THURSDAY

(photo: Aaron “RadioSilence” Jaker)

¡Oye! For My Dear Brooklyn
March 15-31 at Abrons Arts Center, various times: $20

It’s far too common to see comedians, storytellers, and other performance-based creative types make quips about living in Brooklyn, but usually these are predominantly white transplants talking about how quirky it is to live there, with all the cute cafes and niche boutiques and all that. I typically find this very grating, because living in a place is not a personality trait, particularly when you are a white person being all “Haha, how funny is Brooklyn” about what is almost always a gentrifying neighborhood. But if you’re looking for a different kind of love letter to the borough, look no further than Modesto Flako Jimenez and the Oye Group’s latest multimedia production, ¡Oye! For My Dear Brooklyn. Using projections, bilingual storytelling, poetry, music, and more, Jimenez waxes quite literally poetic about his unique life, the multifaceted place he calls home, and all the complicated forces currently at work within it.

FRIDAY

(image via Kweendom / Facebook)

Kweendom
Friday, March 16 at Pete’s Candy Store, 7 pm: FREE (donations will be collected for TransWomen of Color Collective)

If you’d like to turn your Friday into a Fri-gay, then walk yourself on over to Kweendom, a monthly storytelling and comedy show hosted by Bobby Hankinson that, in their words, is “not just gay, it’s GAAAAAYYYYY.” That’s five a’s and five y’s, so you know they are simply not messing around. Providing this high level of LGBTQ energy will be performers Rosa Escandón, Philip Alvin Henry III, Philip Markle, Sammie James, Mike Cotayo, and David Goldberg. In addition to the performances, the show collects donations for a different organization every month, typically matching the first $50 dollars. This month, they’re giving to the TransWomen of Color Collective.

SATURDAY

Ugh this sucks, the Cops are getting their own show thanks to @comedybrooklyn on march 17th

A post shared by Brian (@brianfiddyment) on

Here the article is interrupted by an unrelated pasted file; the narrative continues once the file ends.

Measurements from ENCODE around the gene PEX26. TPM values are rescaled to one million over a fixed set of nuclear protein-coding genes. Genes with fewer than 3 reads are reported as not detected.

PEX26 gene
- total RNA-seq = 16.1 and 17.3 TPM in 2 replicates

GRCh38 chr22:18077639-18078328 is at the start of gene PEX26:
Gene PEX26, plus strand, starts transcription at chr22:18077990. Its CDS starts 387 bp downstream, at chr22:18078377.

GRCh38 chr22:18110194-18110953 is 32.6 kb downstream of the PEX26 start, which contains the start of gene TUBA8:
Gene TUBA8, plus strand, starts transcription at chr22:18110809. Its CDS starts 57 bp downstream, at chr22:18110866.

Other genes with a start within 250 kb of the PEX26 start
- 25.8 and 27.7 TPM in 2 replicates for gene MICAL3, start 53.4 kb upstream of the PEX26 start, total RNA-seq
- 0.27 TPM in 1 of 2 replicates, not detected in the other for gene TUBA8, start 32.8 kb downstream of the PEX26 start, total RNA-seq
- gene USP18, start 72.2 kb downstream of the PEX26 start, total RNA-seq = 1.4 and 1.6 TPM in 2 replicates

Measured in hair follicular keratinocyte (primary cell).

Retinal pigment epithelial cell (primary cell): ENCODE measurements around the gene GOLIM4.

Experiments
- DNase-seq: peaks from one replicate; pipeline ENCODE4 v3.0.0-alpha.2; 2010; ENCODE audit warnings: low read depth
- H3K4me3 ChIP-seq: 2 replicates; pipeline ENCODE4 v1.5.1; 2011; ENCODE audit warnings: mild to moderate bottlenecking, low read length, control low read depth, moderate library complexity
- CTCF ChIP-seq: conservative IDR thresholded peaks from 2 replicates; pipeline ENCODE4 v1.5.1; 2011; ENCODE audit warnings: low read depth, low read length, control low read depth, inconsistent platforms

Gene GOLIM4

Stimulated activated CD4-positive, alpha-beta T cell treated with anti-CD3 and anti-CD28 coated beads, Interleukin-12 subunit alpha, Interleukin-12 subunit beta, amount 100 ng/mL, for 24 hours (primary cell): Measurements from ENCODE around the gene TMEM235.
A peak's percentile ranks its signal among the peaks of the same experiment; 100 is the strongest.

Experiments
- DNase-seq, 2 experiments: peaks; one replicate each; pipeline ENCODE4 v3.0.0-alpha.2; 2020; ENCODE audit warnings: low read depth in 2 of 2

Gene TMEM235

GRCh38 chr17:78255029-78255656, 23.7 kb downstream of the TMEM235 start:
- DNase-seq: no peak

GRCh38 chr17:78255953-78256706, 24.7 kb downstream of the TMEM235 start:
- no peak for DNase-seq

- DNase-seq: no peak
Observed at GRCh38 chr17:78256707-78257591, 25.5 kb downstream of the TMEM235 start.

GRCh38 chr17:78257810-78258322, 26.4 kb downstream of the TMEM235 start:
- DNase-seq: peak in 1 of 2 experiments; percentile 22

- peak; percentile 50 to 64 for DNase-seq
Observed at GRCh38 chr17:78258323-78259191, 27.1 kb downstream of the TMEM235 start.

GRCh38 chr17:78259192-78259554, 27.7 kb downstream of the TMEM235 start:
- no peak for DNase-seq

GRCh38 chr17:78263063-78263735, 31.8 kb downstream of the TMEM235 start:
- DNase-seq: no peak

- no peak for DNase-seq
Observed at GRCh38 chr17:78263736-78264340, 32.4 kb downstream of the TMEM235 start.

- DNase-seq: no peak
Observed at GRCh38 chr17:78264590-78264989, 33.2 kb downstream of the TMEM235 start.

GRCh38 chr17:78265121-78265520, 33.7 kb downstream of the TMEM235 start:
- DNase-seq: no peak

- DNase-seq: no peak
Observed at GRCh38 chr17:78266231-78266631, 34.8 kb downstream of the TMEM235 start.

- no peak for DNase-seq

A Day At The Precinct
Saturday, March 17 at Brooklyn Comedy Collective at The Brick Theater, 9:30 pm: $10

Saturday is St. Patrick’s Day. It seems nearly certain that some amount of boisterous beer-filled bros will be spending a day at the precinct; instead of joining them, why not check out a comedy play of the same name? Created by and starring the always-wacky Brian Fiddyment and Edy Modica and presented as part of the new Brooklyn Comedy Collective in residence at Williamsburg’s The Brick, A Day At The Precinct appears to show cops as some people might argue they should be portrayed: loud, bumbling, drawing the ire of their wives, and probably stressful to be in the presence of. And, similar to my grandma as of late, they love using caps lock. So, smuggle in some green beer (or better yet, skip it entirely, I don’t trust it and neither should you) and chuckle at these comedy cops… And probably try to avoid the real ones.

SUNDAY

(flyer via C’mon Everybody)

Not Dead Yet
Sunday, March 18 at C’mon Everybody, 8 pm: $5 advance, $7 doors

Months, days, hours pass, and somehow those reading this remain alive. To further prove that you are indeed not dead yet, why not spend your Sunday existing at local multi-talented weirdo Lorelei Ramirez’s comedy variety show. The lineup features allegedly-living performers Martin Urbano, Chanel Ali, Jordan Temple, Karen Chee, and Sam Kogon, and videos from Tim Platt, Charlie Hankin, Alyse Lamb, and Aasia Bullock. Because these will be videos, we actually have no way of proving if the participants are dead yet or not, but you can just go ahead and take your best guess. If you’re wanting to get a little advance preview of what Lorelei is about, this new Splitsider interview about her curious Twitter presence should do the trick.